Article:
The Evolution of the Hankamer School of Business
Century-old business school harks back on genesis, growth; Progresses into a new era
By Eleanor Hunt
Origins of the American Business School
From penmanship to investment management courses, from apprenticeships to internships and from trade centers to academic institutions, business schools have evolved since the founding of America’s first, the Wharton School at the University of Pennsylvania, in 1881. Before business schools, men prepared for the trades or public service through apprenticeship programs. The Wharton School taught mainly a Social Science curriculum and, later, Finance and Management.
Utah State University, a land-grant institution founded in 1888 through the Morrill Land-Grant Colleges Act, prepared male students to work in agricultural business. In the Utah State’s Commercial Department, they acquired core skills in math, penmanship, bookkeeping and typing.
Caryn Beck-Dudley, Utah State’s first woman business dean, noted the practicality of the early curriculum.
“It included penmanship because businessmen wrote deeds by hand,” she said. “One of the problems in business was failing to keep good records, so students needed math and bookkeeping. Business law was important in setting up businesses and contracts. Many contracts were focused around political economy, so they were attached to politics and public administration.”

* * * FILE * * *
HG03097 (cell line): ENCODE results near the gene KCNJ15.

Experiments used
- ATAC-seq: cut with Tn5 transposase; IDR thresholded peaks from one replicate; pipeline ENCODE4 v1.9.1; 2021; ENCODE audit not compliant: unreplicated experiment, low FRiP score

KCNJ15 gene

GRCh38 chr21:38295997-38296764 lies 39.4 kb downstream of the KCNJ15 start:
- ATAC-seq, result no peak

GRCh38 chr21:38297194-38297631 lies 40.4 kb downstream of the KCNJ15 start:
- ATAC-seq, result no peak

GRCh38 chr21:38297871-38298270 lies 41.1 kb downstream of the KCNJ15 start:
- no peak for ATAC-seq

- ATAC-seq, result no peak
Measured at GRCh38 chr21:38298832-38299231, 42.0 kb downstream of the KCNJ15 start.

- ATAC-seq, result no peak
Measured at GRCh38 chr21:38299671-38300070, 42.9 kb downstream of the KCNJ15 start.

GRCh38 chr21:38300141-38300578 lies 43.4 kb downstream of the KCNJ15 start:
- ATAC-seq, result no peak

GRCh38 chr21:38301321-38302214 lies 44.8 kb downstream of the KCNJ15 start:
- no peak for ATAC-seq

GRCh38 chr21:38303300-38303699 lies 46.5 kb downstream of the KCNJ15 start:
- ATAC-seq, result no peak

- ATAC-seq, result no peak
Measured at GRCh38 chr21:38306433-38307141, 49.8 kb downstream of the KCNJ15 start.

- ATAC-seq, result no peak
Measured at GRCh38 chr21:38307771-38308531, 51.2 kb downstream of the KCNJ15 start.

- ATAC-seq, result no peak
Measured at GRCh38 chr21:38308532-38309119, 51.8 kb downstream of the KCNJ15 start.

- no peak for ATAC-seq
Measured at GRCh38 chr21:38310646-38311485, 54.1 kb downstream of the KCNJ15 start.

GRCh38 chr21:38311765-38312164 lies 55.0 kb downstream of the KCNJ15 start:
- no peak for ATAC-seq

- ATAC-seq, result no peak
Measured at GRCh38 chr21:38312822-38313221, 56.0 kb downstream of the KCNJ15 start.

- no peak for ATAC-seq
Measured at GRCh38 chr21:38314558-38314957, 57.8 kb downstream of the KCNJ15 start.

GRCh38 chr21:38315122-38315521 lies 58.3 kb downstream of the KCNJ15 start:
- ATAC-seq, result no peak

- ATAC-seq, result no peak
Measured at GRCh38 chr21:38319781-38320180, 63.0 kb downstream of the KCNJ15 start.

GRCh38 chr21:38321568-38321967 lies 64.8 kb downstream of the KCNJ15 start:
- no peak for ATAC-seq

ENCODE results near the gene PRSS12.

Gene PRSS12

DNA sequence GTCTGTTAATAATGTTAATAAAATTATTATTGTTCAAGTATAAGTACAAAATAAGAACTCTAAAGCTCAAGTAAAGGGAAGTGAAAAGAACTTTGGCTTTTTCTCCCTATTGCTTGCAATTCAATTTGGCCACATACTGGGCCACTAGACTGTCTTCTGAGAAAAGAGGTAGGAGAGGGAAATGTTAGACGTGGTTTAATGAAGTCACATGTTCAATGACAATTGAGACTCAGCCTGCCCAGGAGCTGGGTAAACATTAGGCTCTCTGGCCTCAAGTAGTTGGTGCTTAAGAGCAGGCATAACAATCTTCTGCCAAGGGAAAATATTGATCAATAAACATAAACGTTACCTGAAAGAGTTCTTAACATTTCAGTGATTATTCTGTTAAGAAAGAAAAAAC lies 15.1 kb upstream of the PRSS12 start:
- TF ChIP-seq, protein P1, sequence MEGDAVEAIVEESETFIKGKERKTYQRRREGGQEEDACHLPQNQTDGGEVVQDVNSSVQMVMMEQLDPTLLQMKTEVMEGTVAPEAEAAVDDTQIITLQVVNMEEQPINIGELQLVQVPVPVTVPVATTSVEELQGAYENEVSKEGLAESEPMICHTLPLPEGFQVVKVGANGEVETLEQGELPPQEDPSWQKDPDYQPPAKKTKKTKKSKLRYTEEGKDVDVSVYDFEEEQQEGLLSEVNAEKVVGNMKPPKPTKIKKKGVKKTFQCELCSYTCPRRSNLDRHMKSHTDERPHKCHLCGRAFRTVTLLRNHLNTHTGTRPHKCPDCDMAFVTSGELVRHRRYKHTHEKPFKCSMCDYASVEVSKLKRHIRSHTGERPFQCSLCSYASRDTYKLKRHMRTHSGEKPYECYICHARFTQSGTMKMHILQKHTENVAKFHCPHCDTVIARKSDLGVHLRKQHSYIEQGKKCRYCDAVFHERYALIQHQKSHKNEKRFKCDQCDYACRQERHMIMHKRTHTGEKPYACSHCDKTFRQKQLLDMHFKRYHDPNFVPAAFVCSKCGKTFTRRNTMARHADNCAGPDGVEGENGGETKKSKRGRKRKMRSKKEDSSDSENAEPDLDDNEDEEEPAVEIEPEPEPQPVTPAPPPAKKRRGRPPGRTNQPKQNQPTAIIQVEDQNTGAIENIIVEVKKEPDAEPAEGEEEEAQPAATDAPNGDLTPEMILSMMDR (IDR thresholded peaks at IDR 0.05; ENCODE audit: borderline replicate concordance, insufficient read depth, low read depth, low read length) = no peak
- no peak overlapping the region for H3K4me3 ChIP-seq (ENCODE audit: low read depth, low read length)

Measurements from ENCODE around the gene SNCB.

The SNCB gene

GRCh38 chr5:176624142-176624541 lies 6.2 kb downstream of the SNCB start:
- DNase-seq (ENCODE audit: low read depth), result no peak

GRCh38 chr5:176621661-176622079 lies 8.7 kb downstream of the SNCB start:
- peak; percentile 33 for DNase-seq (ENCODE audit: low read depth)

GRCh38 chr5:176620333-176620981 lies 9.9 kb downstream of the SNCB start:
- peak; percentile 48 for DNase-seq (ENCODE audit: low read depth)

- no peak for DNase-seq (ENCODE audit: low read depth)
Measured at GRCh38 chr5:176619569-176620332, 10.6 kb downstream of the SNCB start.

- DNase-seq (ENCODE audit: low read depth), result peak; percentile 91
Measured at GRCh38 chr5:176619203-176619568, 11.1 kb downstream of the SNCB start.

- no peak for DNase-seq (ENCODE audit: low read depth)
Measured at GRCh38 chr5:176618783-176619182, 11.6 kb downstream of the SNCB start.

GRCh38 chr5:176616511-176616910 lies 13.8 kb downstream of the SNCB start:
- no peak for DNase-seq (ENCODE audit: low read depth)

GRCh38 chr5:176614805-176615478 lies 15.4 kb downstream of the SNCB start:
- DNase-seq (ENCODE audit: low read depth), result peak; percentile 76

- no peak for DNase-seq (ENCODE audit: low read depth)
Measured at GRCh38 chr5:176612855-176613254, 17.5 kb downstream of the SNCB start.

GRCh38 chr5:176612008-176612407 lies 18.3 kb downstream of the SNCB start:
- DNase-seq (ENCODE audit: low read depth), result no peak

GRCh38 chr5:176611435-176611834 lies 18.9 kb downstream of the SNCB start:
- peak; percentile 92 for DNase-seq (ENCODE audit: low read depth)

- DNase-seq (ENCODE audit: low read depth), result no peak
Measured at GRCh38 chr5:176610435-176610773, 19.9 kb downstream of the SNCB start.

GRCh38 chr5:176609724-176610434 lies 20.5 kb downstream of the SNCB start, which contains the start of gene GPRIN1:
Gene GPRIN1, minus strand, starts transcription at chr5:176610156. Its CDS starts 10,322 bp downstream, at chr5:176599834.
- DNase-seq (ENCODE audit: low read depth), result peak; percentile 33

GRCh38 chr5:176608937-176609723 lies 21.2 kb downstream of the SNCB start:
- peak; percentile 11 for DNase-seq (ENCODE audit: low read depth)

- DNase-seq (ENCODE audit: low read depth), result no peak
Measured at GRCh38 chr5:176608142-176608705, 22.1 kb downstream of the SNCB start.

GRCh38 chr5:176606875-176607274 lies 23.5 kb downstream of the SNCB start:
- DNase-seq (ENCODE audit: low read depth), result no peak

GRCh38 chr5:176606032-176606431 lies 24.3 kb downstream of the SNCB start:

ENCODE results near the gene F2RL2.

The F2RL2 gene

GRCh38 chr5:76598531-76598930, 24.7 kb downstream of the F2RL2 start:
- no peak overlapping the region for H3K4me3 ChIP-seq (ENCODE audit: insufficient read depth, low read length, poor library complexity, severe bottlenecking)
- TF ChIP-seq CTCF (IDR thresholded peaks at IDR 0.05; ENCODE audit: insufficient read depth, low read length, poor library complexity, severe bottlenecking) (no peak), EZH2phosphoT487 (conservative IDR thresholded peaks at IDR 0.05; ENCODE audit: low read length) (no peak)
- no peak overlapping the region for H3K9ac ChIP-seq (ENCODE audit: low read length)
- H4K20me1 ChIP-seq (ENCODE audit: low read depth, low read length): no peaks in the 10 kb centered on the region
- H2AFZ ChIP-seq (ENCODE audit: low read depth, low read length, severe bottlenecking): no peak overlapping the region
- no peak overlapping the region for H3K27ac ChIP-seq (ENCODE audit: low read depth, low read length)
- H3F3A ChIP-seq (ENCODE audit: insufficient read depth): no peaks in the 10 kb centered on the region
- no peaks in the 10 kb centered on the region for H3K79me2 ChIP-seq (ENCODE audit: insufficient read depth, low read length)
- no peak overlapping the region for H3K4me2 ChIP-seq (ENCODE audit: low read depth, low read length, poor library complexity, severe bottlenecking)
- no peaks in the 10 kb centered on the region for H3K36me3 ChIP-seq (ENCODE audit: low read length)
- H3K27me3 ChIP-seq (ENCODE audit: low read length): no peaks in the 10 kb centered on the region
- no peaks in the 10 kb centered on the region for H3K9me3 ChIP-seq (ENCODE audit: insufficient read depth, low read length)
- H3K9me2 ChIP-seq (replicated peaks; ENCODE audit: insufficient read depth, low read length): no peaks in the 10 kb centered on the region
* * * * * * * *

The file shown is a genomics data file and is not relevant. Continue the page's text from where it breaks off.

Early business schools conferred two-year degrees. Some faculty had a bachelor’s degree, which was rare at the time; however, most professors were industry practitioners.
“The programs were small, so they didn’t have that many faculty,” Beck-Dudley said.
Beck-Dudley is president of the Association to Advance Collegiate Schools of Business (AACSB International), the world’s largest business education alliance. The organization started in 1916 to support elite business schools, like Harvard and Wharton, and promote the adoption of a common business curriculum.
A long list of prominent business graduates of Harvard, Utah State, Wharton, Baylor University and other schools have attained pinnacle places in finance, corporations, government and entrepreneurship.
“Business schools grew larger and diversified in both gender and race,” Beck-Dudley said. “Every school that I have ever been to has an illustrious group of alums who graduated and did spectacular things. The impact of business schools is amazing.”
The Conception Years
The story of Baylor’s Business School started four years before it was officially established. As America was picking up after World War I, Baylor’s enrollment was down. President Samuel Palmer Brooks believed a business school would elevate the University academically. Brooks gained approval from the board of directors in 1923 to create a Business Administration Department.
Supported by a small staff of four full-time professors and housed on the ground floor of Carroll Library, the department offered its first bachelor’s degree in Business Administration to the inaugural Class of 1925. By 1941, the Business School had graduated 567 students. Aldon Lang was dean when the Business School resided in Old Main in 1948, but later relocated to classrooms in the Student Union Building. Lang was instrumental in helping the Business School achieve provisional associate membership in the AACSB in 1950 and full accreditation in 1959. Today, Baylor’s Business School is among only 5 percent of business schools worldwide with an AACSB International accreditation.